The trend towards low interest rates is global and long-term


WHow much is the monetary policy of the European Central Bank (ECB) in the currently extremely low interest rates? Various economists have dealt with this question in the current “Wirtschaftsdienst”, a magazine for economic policy. As reported, the chief economist of the European Central Bank (ECB), Philip Lane, mentioned last year in a sensational speech in Dublin in particular three reasons why real interest rates, i.e. interest rates taking inflation into account, have long been very low in the euro area are. One reason is the falling potential growth in the industrialized countries; In addition, there are demographic trends, and last but not least, it is important that the financial market participants place greater emphasis on safe investments in their portfolios. In his speech, Lane had by no means ruled out the effects of monetary policy on interest rates, but he had identified other reasons for the long-term development of real interest rates.

The ECB is particularly under attack in Germany

This is opposed to a view widespread among ECB critics in Germany, who claimed that expansionary monetary policy was an important cause of low interest rates, writes Clemens Fuest, President of the Ifo Institute, in “Wirtschaftsdienst”. In the opinion of the ECB critics, the aim of this policy was “to relieve the heavily indebted economies in southern Europe”, the consequence was “a redistribution at the expense of savers with small and medium incomes in particular”. According to his analyzes, Fuest expressly opposes this view. There is evidence that there is a “global and long-term trend towards low interest rates”. This implies that “it does not seem very convincing to name the current monetary policy of the ECB or other central banks as the main reason for the low interest rates”. At the same time, monetary policy had “significantly strengthened” the trend towards low interest rates.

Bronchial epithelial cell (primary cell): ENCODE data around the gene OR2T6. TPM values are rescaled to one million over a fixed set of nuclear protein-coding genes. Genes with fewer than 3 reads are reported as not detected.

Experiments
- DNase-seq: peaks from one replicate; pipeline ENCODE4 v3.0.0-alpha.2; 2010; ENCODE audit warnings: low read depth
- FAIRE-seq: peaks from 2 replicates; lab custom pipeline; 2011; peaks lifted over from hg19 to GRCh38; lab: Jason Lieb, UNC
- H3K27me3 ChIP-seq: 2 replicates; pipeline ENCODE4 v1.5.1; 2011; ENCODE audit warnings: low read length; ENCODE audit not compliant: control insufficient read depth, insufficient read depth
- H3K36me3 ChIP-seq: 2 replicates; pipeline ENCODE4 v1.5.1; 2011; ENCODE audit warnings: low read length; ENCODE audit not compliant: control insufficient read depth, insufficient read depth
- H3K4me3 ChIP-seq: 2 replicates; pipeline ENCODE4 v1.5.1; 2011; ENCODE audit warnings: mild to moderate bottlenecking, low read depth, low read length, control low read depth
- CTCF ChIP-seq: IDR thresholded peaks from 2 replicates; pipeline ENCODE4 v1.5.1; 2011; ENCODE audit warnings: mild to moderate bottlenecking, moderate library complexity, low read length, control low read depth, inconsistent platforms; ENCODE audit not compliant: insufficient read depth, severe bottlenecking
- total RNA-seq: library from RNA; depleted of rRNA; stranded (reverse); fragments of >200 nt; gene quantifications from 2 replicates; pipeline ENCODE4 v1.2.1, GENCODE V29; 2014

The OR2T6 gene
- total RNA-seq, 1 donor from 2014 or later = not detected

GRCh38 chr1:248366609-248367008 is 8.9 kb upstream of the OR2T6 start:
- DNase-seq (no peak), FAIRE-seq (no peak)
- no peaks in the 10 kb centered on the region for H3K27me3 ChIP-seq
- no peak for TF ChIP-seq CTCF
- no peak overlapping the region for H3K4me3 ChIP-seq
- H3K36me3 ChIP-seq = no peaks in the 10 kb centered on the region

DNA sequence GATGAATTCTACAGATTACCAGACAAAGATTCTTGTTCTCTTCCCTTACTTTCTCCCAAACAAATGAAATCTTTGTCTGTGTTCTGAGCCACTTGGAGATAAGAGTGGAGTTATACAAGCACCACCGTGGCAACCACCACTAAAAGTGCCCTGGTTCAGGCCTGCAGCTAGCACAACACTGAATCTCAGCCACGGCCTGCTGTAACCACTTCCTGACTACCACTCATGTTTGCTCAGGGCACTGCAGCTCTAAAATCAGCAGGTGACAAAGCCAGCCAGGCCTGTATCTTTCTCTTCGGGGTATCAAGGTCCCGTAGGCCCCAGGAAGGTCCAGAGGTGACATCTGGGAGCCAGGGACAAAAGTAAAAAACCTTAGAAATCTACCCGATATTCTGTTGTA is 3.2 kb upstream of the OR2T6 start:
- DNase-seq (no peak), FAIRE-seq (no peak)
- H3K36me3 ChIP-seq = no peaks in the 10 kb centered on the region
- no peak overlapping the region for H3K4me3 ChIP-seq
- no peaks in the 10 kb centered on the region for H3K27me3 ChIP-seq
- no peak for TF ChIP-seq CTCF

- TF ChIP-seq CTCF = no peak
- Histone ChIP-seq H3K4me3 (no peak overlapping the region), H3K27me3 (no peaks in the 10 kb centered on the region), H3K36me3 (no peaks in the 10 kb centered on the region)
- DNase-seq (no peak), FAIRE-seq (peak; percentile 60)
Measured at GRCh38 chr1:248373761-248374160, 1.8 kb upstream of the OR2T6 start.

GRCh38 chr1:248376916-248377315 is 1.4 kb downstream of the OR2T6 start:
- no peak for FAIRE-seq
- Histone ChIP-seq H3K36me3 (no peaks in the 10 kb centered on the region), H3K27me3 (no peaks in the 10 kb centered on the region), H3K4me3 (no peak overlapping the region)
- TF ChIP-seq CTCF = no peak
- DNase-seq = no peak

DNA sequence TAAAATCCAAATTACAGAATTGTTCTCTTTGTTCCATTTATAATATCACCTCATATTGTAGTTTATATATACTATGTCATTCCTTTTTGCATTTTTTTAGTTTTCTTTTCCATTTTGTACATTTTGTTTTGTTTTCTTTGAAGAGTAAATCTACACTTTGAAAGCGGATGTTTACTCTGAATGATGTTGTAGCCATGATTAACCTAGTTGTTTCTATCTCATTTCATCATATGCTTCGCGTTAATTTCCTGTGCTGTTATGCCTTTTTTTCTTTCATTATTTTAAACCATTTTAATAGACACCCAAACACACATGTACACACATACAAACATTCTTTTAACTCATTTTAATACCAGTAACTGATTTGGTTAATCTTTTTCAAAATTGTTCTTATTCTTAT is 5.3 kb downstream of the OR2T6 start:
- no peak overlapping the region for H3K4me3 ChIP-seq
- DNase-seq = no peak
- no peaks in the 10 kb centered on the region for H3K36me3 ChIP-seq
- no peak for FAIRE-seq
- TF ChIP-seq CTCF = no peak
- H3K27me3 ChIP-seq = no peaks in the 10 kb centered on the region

What role do the financial cycles play?

Düsseldorf economist Ulrike Neyer looks into the possible effects of monetary policy on long-term capital market interest rates. The general argument in economics is that monetary policy has no real effects in the long term, it is “neutral” in the long term. Taking up recent considerations by Claudio Borio, the chief economist at the Bank for International Settlements, and others, this is questioned. Variables such as demographic development or potential growth could not adequately explain the development of real interest rates over a long period. “The authors use a theoretical model to argue that monetary policy has an impact on the trend in real interest rates over financial cycles.” Central bank interest rates, which have been kept low since the financial crisis, could well help explain the trend in real interest rate declines.

Among other things, Marcel Fratzscher and Alexander Kriwoluzky from the DIW research institute are concerned with the contribution of the states to low interest rates. You write that since the financial crisis there has been a higher demand for risk-free securities and a lower supply. For example, the crisis has led to fewer countries in Europe being given “risk-free” status by the rating agencies. In addition, Germany, the most important economy in Europe, has reduced the debt ratio from just over 80 to about 60 percent. The authors describe further reasons for the low interest rates, but think: “The conclusion is that it is not monetary policy that is required to raise interest rates, but that it is primarily the German state that will pass the real interest rate at short notice a wise investment program and increased debt provision. “

Ifo President Fuest contradicts this assessment in his contribution. Low interest rates, as described, are a global and long-term trend: “The claim that the end of the black zero in German financial policy allows interest rates to be raised again is misleading,” says Fuest. “The influence of German fiscal policy on global interest rates is too small.”



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